Have you been injured on someone else’s property? You may have a premises liability claim (also known as a slip and fall accident claim). If you or a loved one has suffered an injury, the property owner may be required to compensate you. Speak with a Los Angeles premises liability attorney at Citywide Law Group to discuss your rights.
What is California Premises Liability?
Under California Civil Code §1714(a), property owners in California have an obligation to keep their premises safe and secure. This law requires them to take care of hazards on the property or, at the very least, to ensure those who come onto the property have adequate warning of any potential or existing hazards.
Business owners, homeowners and renters fall under the California laws of premises liability. The legal theory of premises liability holds property owners liable for any accident or injury which occurs on the property.
Not only is the condition of the property taken into consideration during a premises liability lawsuit, the legal status of the person who was hurt, is also an issue.
Further, the following issues may come under consideration during a premises liability lawsuit:
- The circumstances under which a person entered the property;
- The typical use of the property;
- The likelihood of an accident or injury such as the one suffered, and
- The reasonableness of the owner’s efforts to repair or warn of the condition which caused the accident.
Almost any danger on public or private property, which could conceivably lead to an accident or injury may be subject to a premises liability lawsuit, barring adequate warning of the hazard or when the injured person contributed in some way to the accident.
Types of Premise Liability Claims
Slip and Fall Accidents
Slip and fall accidents or trip and fall accidents are likely the most common type of premise liability claim. Between 2006 – 2010, there were over 149,410 fall-related injuries in Los Angeles County. This includes people falling in:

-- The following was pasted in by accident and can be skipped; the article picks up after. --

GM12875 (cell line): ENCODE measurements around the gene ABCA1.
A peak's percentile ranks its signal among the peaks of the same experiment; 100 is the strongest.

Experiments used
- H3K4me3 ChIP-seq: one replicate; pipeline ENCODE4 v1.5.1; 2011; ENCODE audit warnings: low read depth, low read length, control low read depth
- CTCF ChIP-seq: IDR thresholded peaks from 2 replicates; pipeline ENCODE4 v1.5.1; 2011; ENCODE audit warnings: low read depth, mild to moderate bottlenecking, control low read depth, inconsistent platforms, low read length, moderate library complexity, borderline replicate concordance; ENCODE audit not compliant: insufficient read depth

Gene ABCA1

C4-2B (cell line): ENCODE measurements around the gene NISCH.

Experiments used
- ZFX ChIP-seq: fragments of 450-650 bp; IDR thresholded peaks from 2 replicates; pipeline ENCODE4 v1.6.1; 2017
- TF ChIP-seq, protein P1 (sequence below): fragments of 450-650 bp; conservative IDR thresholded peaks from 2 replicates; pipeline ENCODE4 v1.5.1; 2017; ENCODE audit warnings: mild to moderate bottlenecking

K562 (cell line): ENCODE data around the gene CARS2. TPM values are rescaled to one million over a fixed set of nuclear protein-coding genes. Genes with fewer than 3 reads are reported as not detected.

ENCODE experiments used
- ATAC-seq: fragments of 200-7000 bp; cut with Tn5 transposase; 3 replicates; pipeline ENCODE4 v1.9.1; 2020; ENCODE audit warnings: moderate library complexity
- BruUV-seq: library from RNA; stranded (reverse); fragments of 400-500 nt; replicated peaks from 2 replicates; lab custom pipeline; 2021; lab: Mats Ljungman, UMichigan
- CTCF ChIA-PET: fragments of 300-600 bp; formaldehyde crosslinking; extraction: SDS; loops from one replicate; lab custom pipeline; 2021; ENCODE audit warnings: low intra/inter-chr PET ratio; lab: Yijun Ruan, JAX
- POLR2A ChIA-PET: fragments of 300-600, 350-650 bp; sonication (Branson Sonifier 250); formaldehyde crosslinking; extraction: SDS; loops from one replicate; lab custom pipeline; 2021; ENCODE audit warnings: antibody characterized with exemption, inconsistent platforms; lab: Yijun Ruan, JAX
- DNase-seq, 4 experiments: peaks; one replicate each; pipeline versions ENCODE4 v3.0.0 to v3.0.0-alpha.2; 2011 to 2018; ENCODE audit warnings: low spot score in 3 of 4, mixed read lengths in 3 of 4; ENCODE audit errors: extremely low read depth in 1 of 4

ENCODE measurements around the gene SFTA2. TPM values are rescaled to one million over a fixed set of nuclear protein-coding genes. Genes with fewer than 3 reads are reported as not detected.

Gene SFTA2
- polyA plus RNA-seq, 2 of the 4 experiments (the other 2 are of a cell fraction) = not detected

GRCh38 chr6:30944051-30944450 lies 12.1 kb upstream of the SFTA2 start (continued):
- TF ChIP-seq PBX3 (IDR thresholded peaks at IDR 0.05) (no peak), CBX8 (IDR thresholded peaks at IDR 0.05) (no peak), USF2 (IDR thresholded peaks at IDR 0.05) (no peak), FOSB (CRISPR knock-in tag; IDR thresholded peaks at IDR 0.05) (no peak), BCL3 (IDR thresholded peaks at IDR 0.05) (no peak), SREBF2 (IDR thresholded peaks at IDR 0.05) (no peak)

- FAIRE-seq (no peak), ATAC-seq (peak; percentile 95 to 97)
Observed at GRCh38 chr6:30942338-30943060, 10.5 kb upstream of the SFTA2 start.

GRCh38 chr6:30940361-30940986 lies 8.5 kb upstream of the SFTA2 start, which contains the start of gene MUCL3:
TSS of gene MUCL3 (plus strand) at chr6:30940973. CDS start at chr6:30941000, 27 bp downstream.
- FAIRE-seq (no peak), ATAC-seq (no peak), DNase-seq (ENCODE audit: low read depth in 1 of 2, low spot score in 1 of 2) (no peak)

- Shopping malls,
- Grocery stores,
- Parking lots,
- Restaurants and bars,
- Airports terminals, and
- On escalators and stairs,
- On sidewalks.
The elderly are more prone to slip and falls, with over 27,000 Los Angeles residents aged 60 and older injured and 400 dead in 2007 alone, although people of all ages can take a serious tumble when negligence is present.
Slip and falls most commonly occur when an object is left out to trip over, or when a spill occurs that is not cleaned up.
Slip and falls can occur due to:
- Stairs which are poorly maintained or poorly lit;
- Flawed design;
- Inadequate maintenance of the property;
- Inadequate security measures;
- Problems with escalators and elevators;
- Fixtures which are improperly secured, and
- Water leaks which result in slippery surfaces.
Other Causes of Premises Liability Claims
- Dog Bite Claims – Dog bites are also a common reason for premise liability lawsuits. All dog owners have a legal obligation to ensure their dog does not cause injury or harm. They have an obligation to keep them on a leash and/or in a private yard.
- Drowning Claims – Swimming pool accidents occur often, especially to young children who wander into a pool, which is not properly fenced. Tragically, many children drown each year from pool accidents.
- Negligent Security Claims – Negligent security at a public hotel, restaurant, parking lot, parking garage, or other public place can lead to assault. Because property owners have a specific level of care owed to guests in public places, a premise liability claim may be brought against the owner of the property when a crime occurs on their property.
Level of Care Depends on Type of Visitor
There are different levels of care owed, depending on what type of visitor is injured. Customers in grocery stores, malls, restaurants or other public places are considered invitees, and property owners owe invitees the highest level of care.
Friends, family members and other social guests who come to your home are known as licensees; these people come to your home because they are invited, and are there for non-business purposes.
Property owners are nonetheless liable for any known dangers which lead to an accident. Therefore, the following issues will help determine liability:
- The use of the property in question;
- The foreseeability of the accident which occurred;
- The circumstances under which the visitor entered the property, and
- The reasonableness of the efforts made by the owner to repair a dangerous condition or warn visitors of a dangerous condition.
Responsibility to Trespassers